Gillian Flynn has got me captivated ever since I read her movie-adapted psychological thriller, Gone Girl. Her strong characterization of Amy and Nick Dune and her brilliant plot and twist made me crave for more of her works. And I guess it’s only reasonable that I continue to her debut novel Sharp Objects. My boyfriend got me this novel for Christmas and I couldn’t wait to start reading it. But it had to wait since I brought Murakami’s Strange Library first, first in first out, right?
The novel is about a mediocre reporter, Camille Preaker who got assigned to cover the murders of two little girls back in her hometown after her brief stay in a psych hospital due to her cutting problem. She literally cut words onto her flesh. Back in her hometown, she had to deal with the memory of her late sister, condescending hypochondriac mother who never love her, and a troublesome half sister. As she dig deeper into the investigations she uncovered the dark secrets of her town, her family and herself.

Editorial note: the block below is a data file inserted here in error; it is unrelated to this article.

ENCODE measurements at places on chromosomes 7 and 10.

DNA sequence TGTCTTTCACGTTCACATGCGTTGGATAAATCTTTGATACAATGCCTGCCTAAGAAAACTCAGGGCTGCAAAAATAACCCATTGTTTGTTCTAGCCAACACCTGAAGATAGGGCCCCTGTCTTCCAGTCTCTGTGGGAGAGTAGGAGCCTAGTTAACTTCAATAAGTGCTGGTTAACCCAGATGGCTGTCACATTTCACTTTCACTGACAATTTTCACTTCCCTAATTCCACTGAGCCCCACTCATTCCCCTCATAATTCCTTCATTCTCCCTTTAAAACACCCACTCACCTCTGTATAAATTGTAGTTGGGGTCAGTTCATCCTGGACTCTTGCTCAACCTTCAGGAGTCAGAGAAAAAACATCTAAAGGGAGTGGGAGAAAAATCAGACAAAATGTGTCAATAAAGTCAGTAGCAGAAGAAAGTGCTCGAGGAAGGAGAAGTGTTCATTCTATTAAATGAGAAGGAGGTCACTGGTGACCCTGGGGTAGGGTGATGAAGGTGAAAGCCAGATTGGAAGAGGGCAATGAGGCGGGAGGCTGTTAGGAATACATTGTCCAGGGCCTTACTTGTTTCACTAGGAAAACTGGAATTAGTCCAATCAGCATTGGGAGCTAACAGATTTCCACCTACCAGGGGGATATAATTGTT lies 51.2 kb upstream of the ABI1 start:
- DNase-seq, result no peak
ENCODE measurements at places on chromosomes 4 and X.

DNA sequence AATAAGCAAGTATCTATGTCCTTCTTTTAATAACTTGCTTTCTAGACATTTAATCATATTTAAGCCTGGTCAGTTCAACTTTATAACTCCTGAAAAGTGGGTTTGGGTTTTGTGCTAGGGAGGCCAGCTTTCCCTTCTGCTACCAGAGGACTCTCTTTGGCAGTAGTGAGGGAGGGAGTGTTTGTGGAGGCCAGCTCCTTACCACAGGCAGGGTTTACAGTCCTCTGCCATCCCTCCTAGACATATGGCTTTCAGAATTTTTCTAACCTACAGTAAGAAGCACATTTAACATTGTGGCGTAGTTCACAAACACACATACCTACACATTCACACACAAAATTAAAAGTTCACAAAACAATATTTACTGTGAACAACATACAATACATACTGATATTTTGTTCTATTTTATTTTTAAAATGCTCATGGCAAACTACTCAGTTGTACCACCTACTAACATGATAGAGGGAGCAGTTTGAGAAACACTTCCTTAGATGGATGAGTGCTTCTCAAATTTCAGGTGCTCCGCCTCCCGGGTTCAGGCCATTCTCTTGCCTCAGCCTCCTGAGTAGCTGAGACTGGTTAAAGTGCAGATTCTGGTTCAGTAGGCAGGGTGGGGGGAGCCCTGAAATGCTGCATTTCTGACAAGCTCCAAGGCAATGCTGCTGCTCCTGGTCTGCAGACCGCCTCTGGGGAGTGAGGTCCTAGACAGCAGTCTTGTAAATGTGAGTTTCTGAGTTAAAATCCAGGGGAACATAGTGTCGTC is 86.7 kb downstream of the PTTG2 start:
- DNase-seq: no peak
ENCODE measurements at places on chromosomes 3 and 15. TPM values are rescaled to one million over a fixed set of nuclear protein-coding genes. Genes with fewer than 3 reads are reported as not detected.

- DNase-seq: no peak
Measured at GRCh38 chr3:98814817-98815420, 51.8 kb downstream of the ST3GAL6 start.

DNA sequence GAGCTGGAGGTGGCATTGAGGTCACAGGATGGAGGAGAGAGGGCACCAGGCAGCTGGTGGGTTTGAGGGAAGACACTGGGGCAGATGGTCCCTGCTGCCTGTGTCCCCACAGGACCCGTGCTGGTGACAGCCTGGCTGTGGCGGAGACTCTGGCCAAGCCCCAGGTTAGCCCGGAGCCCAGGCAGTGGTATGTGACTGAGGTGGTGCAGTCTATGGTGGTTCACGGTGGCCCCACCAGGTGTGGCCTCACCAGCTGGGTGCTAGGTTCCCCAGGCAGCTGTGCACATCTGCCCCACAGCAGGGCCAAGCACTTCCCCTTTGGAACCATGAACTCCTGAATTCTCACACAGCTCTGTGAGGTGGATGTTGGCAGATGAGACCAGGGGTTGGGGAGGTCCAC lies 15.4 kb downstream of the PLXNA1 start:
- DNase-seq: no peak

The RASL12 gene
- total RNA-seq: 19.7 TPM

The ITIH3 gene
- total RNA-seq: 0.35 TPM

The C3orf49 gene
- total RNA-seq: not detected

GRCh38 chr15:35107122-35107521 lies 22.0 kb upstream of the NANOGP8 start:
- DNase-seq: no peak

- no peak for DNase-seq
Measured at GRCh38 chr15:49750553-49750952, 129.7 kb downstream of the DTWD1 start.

I love how Flynn made this book so disturbing yet so hard to put down. She expertly develop the characters, especially the heroine, which wasn’t exactly the hero since I found it hard to sympathize to such a fucked up woman, despite her troubled upbringing. Unlike Gone Girl’s Amy Dune, who I kinda admire even though she was crazier, Camille was not likeable. And Camille were not alone, the other main characters, even the victims were as fucked up as she was in their own way. But that was what keep me turning the pages, between lunch breaks and on my way to and from the office. Definitely makes me yearn to read Flynn’s other novels. Three and a half out of five stars.